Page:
Breast-feeding and Gd Updated

September 13, 2019

 

Breast-feeding is an interesting question in relation to the mother having had a GBCA injection, with strengths on both sides, risks on both sides, but no certainty. Gd in breast milk has been written about in the literature, but in a time period earlier than the recognition of GDD. Essentially the earlier literature showed that very little Gd comes out in breast milk, and Gd is poorly absorbable in the GI tract. So the consideration changes if the mother has GDD (sick from Gd) or GSC (not sick from Gd). The thinking with a mother with GDD, the neonate has the genetic propensity for the disease as well, so more thought has to be given in that setting.

Here is my thinking:

 

The farther away from the GBCA injection the less Gd is present in the mother's body, which means less is available to come out in breast milk - probably by 6 months extremely, extremely little Gd comes out in breast milk, and on top of that little Gd can be absorbed from the GI tract, as it is not that absorbable by oral route of administration. So probably 3 months out from GBCA injection, and certainly by 6 months, my guesstimate is .001 mcg of Gd would come out in 20 ml of breast milk, and from that maybe .000001 mcg of Gd entering the blood stream of the neonate.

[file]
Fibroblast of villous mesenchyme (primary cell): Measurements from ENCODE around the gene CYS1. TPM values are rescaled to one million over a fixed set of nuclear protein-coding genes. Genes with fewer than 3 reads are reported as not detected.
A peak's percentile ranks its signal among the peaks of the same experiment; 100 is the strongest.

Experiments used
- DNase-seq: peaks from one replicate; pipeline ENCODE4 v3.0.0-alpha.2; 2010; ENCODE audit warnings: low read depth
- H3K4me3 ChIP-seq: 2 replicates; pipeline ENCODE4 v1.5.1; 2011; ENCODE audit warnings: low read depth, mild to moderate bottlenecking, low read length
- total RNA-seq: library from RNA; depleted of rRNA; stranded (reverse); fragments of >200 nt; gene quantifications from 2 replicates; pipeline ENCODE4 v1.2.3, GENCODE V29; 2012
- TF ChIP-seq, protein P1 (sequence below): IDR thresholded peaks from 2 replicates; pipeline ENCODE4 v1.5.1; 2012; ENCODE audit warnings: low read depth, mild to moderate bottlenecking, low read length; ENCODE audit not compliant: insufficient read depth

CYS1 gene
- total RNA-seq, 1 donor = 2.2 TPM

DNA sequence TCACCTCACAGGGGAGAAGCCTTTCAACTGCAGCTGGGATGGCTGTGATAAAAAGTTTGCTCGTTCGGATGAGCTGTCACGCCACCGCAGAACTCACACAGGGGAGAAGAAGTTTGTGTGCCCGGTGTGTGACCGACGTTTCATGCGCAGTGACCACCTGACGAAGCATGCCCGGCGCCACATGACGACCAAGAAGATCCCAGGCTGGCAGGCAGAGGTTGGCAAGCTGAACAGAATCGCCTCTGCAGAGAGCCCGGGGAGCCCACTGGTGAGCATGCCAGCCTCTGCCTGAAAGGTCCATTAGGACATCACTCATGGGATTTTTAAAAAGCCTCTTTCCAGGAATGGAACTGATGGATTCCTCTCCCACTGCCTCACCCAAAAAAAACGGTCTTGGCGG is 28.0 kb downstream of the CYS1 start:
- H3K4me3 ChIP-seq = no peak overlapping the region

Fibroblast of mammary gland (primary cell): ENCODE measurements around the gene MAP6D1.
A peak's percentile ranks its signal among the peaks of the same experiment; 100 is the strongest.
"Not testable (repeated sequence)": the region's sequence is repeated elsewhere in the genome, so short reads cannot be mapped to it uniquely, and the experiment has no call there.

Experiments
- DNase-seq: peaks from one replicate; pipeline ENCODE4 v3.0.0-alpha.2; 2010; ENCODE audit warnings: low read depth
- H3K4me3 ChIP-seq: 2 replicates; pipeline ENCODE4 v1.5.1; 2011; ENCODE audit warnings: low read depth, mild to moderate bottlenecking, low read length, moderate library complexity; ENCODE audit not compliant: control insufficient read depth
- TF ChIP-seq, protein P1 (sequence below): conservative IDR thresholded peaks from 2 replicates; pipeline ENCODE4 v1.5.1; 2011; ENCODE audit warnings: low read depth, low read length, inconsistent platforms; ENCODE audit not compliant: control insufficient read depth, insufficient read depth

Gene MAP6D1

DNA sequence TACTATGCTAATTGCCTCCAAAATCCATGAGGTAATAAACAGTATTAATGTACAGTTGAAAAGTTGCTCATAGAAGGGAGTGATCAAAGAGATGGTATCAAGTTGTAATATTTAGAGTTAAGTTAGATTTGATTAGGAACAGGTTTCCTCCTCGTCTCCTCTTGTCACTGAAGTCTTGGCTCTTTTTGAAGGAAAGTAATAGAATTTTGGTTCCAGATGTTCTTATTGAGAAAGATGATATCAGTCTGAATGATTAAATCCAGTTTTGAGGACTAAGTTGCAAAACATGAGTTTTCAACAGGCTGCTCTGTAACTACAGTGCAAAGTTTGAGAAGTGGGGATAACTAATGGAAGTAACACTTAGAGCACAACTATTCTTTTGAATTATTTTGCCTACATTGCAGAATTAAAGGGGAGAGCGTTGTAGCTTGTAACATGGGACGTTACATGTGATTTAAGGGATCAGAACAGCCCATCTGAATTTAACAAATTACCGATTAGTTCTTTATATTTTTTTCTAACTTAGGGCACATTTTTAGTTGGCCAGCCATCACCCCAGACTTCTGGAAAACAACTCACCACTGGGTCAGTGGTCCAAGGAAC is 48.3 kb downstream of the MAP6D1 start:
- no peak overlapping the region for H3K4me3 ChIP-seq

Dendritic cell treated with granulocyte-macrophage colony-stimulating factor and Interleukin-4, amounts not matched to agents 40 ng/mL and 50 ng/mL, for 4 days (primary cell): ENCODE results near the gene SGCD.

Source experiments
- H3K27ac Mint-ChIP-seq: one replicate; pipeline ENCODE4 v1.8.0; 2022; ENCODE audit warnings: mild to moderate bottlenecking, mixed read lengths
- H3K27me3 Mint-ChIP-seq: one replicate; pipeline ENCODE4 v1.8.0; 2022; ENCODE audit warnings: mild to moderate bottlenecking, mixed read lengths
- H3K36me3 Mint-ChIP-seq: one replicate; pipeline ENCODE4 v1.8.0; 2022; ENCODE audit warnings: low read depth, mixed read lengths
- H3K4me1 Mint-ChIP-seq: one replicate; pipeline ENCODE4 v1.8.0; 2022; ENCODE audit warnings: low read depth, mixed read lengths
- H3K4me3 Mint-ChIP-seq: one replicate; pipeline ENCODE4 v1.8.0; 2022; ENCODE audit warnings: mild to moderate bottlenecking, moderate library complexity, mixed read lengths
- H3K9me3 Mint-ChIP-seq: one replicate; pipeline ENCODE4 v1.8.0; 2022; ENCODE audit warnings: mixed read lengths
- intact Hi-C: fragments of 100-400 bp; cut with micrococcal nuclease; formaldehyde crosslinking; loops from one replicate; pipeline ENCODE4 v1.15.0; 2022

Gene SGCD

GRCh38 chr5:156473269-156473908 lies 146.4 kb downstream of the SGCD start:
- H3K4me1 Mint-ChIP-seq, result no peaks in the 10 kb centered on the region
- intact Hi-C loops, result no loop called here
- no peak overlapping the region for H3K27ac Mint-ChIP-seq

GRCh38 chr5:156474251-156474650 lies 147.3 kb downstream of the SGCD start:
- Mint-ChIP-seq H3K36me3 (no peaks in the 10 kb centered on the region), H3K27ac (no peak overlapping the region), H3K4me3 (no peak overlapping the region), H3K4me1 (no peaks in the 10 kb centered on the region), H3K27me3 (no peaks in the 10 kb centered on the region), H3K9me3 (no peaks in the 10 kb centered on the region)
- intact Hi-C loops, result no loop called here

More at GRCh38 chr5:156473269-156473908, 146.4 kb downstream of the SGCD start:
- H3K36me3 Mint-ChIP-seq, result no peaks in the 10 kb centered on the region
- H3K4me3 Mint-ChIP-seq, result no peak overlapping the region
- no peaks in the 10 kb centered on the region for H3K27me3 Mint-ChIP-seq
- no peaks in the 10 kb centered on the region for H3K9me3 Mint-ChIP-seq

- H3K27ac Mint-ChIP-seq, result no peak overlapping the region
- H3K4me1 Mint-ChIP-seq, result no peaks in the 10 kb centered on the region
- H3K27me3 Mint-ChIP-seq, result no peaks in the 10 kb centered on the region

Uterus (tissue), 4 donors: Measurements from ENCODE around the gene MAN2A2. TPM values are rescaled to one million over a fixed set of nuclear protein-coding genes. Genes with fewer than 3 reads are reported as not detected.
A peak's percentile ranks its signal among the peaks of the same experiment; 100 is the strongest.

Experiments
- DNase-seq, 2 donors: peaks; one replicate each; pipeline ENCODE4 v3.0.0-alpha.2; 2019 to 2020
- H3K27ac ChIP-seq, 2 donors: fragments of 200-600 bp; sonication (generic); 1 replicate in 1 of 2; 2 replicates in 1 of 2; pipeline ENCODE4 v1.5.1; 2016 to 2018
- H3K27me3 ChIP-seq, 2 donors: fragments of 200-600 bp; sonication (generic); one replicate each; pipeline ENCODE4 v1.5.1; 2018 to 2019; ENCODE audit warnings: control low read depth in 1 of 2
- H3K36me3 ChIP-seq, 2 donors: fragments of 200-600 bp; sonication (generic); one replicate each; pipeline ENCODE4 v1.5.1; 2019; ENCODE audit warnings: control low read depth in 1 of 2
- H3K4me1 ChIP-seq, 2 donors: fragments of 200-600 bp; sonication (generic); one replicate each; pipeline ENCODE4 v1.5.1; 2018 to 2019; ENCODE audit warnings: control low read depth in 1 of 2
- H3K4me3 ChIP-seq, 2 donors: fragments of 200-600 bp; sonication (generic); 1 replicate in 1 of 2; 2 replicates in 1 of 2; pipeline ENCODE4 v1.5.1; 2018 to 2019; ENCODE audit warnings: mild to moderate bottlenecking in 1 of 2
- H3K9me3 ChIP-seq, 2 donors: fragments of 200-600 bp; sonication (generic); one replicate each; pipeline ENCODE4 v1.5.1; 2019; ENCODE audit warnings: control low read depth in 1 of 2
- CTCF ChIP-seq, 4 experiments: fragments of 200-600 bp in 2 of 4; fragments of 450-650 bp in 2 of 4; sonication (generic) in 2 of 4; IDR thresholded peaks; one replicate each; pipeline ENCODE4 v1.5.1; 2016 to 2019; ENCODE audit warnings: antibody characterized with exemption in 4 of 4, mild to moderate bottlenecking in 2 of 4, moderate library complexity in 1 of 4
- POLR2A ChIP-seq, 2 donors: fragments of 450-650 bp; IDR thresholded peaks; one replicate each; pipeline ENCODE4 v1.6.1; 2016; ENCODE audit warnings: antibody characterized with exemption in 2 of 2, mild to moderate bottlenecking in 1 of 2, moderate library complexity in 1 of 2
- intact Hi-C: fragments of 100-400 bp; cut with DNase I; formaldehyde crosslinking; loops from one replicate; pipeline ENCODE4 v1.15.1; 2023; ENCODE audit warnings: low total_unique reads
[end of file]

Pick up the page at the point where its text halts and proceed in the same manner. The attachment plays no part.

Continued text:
Interestingly, this could readily be quantified (certainly the amount of Gd in breast milk) by sending breast milk to a lab such as Doctor's Data to test for Gd content - which had not been done in the original estimates from a decade or so in the past. This would actually be an interesting study, but probably in my list of studies to do, something like 100 down the list.

 

On the positive side of breast feeding is the natural health benefits of breast milk, nutrients, immunology, healthy development of all organs, etc.

 

It is conceivable, when the mother has GDD, since the immune system seems to require being mature to develop GDD, administering Gd in a tiny amount to a new born/infant could conceivably act as an immunization against GDD in the future  (since the child would genetically be at risk for GDD if you have GDD), like any other childhood immunization.  This is highly conjectural, and I do not advocate immunizing against GDD with Gd administration in the neonatal period/childhood. What is definite though is Gd does go to bone relatively avidly in developing children.

 

Overall I think the value of breast milk outweighs the risks. I would not find fault though, if a mother with GDD would feel less worried if she started breast feeding at least 3 months after the development of GDD from a GBCA injection she received.

 

Richard Semelka MD Consulting 
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